For example, a drill bit has two cutting edges (lips) (Figure 14). The drilling process requires the drill bit to rotate along its axis, then move the cutting edges downward. The rotating cutting edge creates a cone. Sweeping down the cone will remove a cylindrical volume of materials. Thus, the holes created always have a cone-shaped bottom. The turn tool has a single cutting edge. A layer of the material on a rotating workpiece is shaved off by the cutting edge. This layer is actually a tube- like volume. Therefore, the turn tool can reduce the diameter of a rotational workpiece.
|Figure 14 Drill Bit.|
A human process planner can use his or her experience and imagination to envision the shape a process / tool can create. However, in trying to automate process planning, it is essential to deﬁne the geometric capabilities of manufacturing processes explicitly. During process planning, for a given feature an inverse search is conducted to ﬁnd the candidate process(es) for the feature. The relation- ship between features and processes is deﬁned in a mapping between the two. In an automated process planning system, rules or algorithms are written based on this mapping.
1. Process for Features Mapping
The geometric capability of a process is summarized in Table 3. As can be seen, milling can create many different features (Volume Capabilities column). Drilling, reaming, and boring primarily create holes. Turning can create different axial symmetric parts. Other processes are also listed in the table.
TABLE 3 Geometric Capabilities
One can easily ﬁnd the entries for each process and determine the geometric capabilities of the process. Process planning is an inverse mapping. Given a feature, a process planner tries to ﬁnd all processes that can create that feature.
The table alone is not sufﬁcient. To select the correct process based on the geometry, one needs to look into the geometric constraints as well. Figure 15 provides a small sample of process con- straints based on geometry. For example, on the upper-right corner is the ‘‘large hole through a small slot’’ constraint. One should not try to drill such a hole after the slot has been cut. The drill center will be in the air and not cutting any material. It will tend to slip and thus produce an inaccurate hole.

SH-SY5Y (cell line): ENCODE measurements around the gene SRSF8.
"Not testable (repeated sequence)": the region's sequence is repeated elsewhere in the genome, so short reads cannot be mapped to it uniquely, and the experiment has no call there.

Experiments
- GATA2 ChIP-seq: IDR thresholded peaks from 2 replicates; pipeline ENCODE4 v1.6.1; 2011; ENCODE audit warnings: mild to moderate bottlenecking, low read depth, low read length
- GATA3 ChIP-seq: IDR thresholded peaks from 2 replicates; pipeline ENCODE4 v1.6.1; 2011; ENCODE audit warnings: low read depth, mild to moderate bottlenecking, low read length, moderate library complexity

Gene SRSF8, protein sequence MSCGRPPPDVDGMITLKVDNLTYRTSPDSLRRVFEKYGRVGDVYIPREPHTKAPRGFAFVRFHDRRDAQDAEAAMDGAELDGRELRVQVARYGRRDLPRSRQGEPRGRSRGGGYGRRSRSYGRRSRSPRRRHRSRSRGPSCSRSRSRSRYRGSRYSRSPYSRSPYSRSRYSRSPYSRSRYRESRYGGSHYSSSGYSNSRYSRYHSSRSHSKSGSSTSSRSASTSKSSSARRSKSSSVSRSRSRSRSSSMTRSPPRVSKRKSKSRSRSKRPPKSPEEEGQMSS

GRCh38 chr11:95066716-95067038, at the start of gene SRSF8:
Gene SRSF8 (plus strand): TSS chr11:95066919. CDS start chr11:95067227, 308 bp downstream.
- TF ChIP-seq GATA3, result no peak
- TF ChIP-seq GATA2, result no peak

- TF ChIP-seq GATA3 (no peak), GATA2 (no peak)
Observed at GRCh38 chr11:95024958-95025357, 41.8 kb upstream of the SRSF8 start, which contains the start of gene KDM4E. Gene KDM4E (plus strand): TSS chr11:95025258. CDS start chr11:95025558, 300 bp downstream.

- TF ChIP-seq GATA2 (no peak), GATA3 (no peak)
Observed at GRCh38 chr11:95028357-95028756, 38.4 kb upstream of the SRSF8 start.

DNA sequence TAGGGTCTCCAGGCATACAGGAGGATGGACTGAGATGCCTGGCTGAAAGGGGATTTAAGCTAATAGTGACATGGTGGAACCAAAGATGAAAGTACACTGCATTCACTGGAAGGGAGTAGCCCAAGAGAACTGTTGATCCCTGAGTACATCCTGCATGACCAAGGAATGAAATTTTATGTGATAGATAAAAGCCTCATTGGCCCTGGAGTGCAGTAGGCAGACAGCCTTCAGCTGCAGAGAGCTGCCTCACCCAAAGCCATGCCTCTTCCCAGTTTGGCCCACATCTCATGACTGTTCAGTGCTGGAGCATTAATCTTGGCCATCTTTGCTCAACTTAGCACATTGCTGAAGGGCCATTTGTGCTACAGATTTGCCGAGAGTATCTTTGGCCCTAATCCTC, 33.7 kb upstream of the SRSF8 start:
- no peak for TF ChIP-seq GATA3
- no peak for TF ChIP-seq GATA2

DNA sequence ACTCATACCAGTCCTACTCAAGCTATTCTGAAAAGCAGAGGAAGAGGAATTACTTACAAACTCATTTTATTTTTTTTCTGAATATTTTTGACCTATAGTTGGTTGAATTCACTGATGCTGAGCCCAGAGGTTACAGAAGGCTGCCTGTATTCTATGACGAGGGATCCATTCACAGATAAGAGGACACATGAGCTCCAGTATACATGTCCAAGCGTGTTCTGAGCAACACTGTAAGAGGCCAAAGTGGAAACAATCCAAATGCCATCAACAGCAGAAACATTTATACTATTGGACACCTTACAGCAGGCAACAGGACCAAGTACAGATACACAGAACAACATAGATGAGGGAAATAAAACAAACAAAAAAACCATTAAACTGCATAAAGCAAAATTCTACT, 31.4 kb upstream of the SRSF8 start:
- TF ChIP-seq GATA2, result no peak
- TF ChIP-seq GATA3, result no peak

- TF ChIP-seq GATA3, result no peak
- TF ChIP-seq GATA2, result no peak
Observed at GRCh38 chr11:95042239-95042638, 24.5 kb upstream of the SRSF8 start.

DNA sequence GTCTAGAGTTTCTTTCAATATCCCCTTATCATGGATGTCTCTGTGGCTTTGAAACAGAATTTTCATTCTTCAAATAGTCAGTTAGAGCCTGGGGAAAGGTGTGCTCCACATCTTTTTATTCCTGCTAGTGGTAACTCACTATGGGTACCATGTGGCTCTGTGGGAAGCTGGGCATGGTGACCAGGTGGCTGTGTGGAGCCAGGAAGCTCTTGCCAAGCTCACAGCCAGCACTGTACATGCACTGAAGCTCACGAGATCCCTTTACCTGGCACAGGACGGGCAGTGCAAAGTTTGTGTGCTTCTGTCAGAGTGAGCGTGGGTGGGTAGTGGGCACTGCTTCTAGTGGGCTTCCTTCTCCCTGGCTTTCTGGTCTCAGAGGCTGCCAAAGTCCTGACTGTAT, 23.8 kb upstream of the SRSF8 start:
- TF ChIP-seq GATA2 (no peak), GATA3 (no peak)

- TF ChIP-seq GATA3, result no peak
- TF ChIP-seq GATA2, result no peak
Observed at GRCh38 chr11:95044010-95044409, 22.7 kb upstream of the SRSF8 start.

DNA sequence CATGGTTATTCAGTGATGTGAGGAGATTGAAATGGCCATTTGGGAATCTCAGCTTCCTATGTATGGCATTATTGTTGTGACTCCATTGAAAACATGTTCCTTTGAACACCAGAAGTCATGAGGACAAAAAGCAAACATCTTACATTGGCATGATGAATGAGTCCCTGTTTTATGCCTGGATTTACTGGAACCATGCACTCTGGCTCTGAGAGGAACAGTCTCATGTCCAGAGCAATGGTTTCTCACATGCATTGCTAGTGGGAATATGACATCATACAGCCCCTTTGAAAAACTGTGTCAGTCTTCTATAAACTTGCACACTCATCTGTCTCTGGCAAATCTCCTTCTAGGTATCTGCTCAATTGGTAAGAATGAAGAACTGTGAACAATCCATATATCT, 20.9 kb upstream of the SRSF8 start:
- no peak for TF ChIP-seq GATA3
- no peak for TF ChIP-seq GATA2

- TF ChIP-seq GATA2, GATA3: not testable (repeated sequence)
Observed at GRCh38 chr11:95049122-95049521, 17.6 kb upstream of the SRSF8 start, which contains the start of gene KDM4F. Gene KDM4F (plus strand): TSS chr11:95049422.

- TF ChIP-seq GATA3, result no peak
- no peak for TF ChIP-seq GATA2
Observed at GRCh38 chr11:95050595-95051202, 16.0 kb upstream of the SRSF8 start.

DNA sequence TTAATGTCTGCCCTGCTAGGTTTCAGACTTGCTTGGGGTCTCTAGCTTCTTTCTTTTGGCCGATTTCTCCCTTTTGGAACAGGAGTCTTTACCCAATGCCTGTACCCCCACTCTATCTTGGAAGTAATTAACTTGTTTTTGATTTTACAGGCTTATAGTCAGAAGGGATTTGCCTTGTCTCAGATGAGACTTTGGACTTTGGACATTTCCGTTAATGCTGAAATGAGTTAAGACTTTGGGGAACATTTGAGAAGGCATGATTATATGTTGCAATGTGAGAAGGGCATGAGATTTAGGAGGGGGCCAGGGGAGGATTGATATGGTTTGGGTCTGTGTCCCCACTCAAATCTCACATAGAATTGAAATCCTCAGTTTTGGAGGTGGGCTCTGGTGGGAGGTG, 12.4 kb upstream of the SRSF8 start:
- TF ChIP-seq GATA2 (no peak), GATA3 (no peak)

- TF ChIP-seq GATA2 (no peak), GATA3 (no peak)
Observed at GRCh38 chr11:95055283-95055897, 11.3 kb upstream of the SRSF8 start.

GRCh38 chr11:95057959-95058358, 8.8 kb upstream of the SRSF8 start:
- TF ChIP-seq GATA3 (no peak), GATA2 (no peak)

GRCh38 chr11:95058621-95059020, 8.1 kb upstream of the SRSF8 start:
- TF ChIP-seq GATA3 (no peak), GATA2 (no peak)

|Figure 15 Process Constraints.|
2. Relative-Cost Table for Manufacturing Processes
When conducting a feature-to-process mapping, one may ﬁnd several candidate processes for the feature. Which process to choose also depends on the cost of the process. The process cost equation consists of a few terms: the tool and machine costs, the material removal rate, and the energy consumption. The relative cost of a process is the cost of removing a unit volume of material. Since the machining time is the inverse of the material removal rate (for a given machining volume), the cost is:
where tool and machine rates are overhead cost of using the tool and the machine and energy cost is the energy cost per unit time.
Processes such as drilling, milling, and turning have higher material-removal rates and thus can ﬁnish a job faster at a lower cost. Finishing processes such as grinding, boring, and polishing have very low material-removal rates, and also consume more energy for the same amount of material removed. The relative cost is higher. Table 4 gives the price of machine costs, which are one of the factors in the relative cost equation. The energy consumption, for example, for cutting cast iron is 0.5–1.2 hp min/in3. When grinding is used, the energy consumption is 4.5–22 hp min/in3. Non-traditional processes such as a laser process consume much more energy.